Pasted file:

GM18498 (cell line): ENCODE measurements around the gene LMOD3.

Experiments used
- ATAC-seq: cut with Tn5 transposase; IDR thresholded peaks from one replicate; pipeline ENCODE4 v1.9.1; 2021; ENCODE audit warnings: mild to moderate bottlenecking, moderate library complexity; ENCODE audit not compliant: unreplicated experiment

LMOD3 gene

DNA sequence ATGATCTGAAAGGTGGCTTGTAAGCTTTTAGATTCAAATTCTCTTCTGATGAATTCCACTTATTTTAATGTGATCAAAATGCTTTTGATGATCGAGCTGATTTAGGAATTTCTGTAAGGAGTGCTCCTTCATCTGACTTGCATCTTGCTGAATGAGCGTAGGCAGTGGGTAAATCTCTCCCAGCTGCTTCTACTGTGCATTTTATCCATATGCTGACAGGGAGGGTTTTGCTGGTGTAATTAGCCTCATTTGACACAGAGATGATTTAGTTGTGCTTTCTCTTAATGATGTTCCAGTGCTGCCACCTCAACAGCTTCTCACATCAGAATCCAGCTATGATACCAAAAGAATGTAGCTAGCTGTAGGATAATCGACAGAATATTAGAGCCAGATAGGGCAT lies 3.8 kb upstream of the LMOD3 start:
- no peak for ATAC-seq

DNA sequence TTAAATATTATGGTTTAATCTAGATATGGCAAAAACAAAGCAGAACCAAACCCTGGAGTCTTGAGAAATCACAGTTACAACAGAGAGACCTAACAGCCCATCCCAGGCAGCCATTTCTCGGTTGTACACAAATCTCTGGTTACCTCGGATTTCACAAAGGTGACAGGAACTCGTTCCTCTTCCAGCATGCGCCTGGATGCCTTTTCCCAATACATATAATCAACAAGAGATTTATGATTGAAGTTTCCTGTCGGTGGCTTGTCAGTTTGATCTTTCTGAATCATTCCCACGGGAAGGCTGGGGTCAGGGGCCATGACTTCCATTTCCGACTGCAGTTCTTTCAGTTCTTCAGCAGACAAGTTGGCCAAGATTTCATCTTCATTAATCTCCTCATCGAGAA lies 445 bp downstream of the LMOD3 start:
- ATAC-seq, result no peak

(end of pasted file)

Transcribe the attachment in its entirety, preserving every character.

GM18498 (cell line): ENCODE measurements around the gene LMOD3.

Experiments used
- ATAC-seq: cut with Tn5 transposase; IDR thresholded peaks from one replicate; pipeline ENCODE4 v1.9.1; 2021; ENCODE audit warnings: mild to moderate bottlenecking, moderate library complexity; ENCODE audit not compliant: unreplicated experiment

LMOD3 gene

DNA sequence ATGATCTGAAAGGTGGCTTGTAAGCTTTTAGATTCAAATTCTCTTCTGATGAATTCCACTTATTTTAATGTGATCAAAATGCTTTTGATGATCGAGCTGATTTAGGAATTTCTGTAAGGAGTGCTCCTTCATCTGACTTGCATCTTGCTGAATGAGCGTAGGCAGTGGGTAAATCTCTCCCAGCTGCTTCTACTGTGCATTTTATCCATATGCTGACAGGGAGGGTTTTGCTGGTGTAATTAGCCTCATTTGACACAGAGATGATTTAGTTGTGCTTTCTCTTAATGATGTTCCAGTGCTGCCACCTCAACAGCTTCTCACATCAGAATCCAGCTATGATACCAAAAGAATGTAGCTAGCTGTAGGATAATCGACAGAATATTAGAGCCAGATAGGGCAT lies 3.8 kb upstream of the LMOD3 start:
- no peak for ATAC-seq

DNA sequence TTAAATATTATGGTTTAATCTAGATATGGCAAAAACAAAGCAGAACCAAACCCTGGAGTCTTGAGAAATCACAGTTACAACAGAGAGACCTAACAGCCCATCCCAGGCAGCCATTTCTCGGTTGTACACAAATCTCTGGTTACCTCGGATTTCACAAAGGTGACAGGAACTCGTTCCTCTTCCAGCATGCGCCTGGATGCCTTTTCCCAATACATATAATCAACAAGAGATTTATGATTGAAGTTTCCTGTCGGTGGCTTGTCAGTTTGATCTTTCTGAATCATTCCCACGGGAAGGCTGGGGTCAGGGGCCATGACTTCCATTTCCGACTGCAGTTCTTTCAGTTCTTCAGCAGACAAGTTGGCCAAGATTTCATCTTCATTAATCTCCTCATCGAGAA lies 445 bp downstream of the LMOD3 start:
- ATAC-seq, result no peak